Sunday, November 16, 2008

Fixodent and forget it: lessons from a denture commercial

In 2002, I had a major health fiasco- and had no insurance. I had lost my insurance after being fired from my job for being sick. So I went to a teaching hospital, where they took indigent patients (indigent= no money. Not to be confused with indigenous, which is "native people," such as Aborigines or Native American Indians. Although I was born in a hospital, so I guess I was indigenous as well...)

You're not allowed to walk around much in the hospital. Which is quite torturous when you're hopped up on prednisone and want to jump out of your skin. Which, come to think of it, is probably why the windows in hospitals don't open. I entered the hospital shuffling in with a cane and left in a wheelchair. After 8 days of lying in bed, my legs were completely atrophied. Of course, this happens to astronauts too, so I was in good company.

So, after having the physical therapist put a leash around my waist and remind me how to walk for future attempts, I was wheeled out, and my follow-up appointments with the kidney doctor were set at the indigent clinic (indigent= no money. Remember the no money no insurance thing- it's key to the next part of the story). Well the clinic sees all its patients on either Tuesday or Thursday. I was a Tuesday patient, and all of us indigents had the same appointment time: 9am. And it was first-come, first served, so we all showed up at 7:30am for a 9:00am appointment. At 9am, the would start calling us to get our weight and blood pressure, then back to the waiting room, all of us with kidney failure, all of us sitting there usually until noon before being seen, with the water draining down to our ankles as our legs swelled bigger by the hour. I already had feet so swollen I could only wear slippers.

The final insult was that every time I went, I had a different doctor. So every single time, I had to give my entire medical history and re-live all the bleak dark traumatic crap I was trying so hard to not think about, like a crime victim having to testify over and over. About the 3rd time, I had had enough. I brought in a 13-page typed medical history with all my illnesses, allergies, symptoms, surgeries, corresponding dates, and the names and addresses of all the doctors I could remember. I handed it to the new doc and he said "oh, no. I have to take it orally." And I said "Why? So you can pretend to have a rapport with me?" I mean it's not like he was going to be there next month, and it's not like the next doc was going to be able to read anything he wrote on my chart. Furthermore, when you're on 9 drugs, your memory is not exactly tack-sharp.

While my Mr. one-night-stand of a doctor wasn't interested in my hours of meticulous record compilation, I did create a valuable resource that other folks do find useful, especially alternative practitioners such as acupuncturists. A lot of us with chronic illnesses do keep a health file of our own, because if you move or go to several specialists, or both (like me- although I now have insurance and get to see the same doc every appointment, I've moved a *lot*, which means changing doctors a lot)... You really have to be the keeper of your own file.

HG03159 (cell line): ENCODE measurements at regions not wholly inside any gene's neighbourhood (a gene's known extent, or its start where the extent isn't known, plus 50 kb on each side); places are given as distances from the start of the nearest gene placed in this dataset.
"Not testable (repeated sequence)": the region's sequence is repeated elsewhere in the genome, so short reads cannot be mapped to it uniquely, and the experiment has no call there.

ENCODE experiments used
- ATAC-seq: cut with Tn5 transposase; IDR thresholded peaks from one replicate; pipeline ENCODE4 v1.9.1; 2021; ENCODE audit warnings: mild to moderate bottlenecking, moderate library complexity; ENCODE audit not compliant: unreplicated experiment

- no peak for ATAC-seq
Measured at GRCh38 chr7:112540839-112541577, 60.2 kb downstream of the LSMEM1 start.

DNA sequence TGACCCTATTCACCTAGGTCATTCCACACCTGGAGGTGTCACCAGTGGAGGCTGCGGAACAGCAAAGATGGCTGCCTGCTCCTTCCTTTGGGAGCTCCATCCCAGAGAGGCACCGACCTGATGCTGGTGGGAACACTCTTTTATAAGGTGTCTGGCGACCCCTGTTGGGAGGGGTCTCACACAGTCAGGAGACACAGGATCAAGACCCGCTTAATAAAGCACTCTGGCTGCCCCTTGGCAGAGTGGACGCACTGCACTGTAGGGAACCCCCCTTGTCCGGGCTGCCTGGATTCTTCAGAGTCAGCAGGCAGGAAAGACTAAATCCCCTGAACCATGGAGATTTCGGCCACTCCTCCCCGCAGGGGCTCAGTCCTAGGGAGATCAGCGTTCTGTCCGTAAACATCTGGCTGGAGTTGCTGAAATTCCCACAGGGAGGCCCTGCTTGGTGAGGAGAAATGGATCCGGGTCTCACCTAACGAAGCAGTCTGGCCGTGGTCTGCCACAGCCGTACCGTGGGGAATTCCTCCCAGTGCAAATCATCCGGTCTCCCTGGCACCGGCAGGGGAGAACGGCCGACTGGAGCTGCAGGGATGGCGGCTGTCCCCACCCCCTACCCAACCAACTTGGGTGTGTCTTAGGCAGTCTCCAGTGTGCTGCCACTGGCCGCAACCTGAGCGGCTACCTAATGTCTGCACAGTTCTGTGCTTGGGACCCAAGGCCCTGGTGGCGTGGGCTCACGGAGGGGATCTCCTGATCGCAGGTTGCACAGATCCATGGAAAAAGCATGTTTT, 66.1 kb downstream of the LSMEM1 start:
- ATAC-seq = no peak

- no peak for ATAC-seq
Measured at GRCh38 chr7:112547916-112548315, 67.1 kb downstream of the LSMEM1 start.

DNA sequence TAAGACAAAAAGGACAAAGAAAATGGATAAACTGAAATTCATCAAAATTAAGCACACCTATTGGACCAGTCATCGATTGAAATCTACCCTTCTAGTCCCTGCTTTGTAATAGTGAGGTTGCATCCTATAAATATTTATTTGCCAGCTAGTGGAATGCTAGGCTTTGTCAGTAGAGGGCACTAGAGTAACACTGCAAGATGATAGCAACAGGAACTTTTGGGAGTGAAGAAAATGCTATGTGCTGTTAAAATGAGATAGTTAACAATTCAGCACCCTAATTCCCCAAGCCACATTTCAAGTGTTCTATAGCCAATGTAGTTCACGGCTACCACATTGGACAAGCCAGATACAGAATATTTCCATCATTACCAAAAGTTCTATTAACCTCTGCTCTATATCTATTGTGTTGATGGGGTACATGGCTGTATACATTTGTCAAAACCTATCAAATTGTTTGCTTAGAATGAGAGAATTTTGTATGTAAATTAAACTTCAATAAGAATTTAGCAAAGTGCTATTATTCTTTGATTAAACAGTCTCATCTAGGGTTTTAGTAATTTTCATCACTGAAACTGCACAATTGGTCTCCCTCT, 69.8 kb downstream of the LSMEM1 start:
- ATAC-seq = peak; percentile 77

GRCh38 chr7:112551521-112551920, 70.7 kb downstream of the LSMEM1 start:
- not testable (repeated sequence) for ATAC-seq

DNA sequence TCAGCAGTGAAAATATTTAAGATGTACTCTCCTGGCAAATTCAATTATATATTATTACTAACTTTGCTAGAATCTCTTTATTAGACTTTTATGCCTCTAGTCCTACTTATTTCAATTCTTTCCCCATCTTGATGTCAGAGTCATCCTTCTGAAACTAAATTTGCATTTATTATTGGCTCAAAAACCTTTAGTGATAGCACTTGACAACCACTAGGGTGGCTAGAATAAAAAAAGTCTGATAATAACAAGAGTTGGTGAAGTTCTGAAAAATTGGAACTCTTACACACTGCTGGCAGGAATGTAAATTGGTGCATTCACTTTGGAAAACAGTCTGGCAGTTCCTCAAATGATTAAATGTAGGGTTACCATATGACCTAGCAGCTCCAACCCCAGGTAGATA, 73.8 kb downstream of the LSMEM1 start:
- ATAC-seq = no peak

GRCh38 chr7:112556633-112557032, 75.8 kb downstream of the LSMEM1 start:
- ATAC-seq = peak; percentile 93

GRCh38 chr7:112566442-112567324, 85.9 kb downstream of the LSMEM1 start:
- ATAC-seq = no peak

Get copies of your labs if you can, and keep them. The HIPPA laws require doctors to give you copies of your file, though they are allowed to charge up to $2/ page for them. Doctors (even those who actually do have a rapport with you) routinely throw records away after 7 years, and then they are *gone.* And that leaves you in the position of having to re-live the crime all over again in agonizing detail.

When I was 6, we moved away for one year. In our new neighborhood, we had to walk a mile each way to school and back, and again at lunchtime. Every morning, my mom made me recite our address. To this day, I remember it, in the sing-songy way I used to play it back to Mom every morning. 390 32nd street, Boulder Colorado, 80303. I was very happy in Boulder, so having that address in my head brings back nothing but sweet memories. But I have no desire to have a sing-songy list of every health problem I've ever experienced rattling around in my consciousness like an never-ending nightmare. This is the real reason I made my health file, so that, in the words of the denture adhesive "Fixodent and forget it," I can write it down, get it out of my brain, and think about something else. Like 390 32nd street.

Wednesday, November 12, 2008

Declaration of Independence

Believe me, you want to hang onto your independence as long as you can.
i have lived in my folks' house after being out on my own, and while i was grateful to not be on the street, it made me feel like a failure, not to mention the total lack of privacy.

Then, i lived with a relative who sucked the life out of me with daily 4-hour rants recounting everyone who had ever wronged them. Then i lived in a friend's computer room, and couldn't go to bed each night 'til he was done surfing porn. i'm not kidding. And that was often 3am. I really like the guy, we got along great, but I really needed my own space. But that was not an option because i couldn't work enough to pay my medical debts, and also pay rent. It really sucks to be dependent on someone else once you're no longer a child.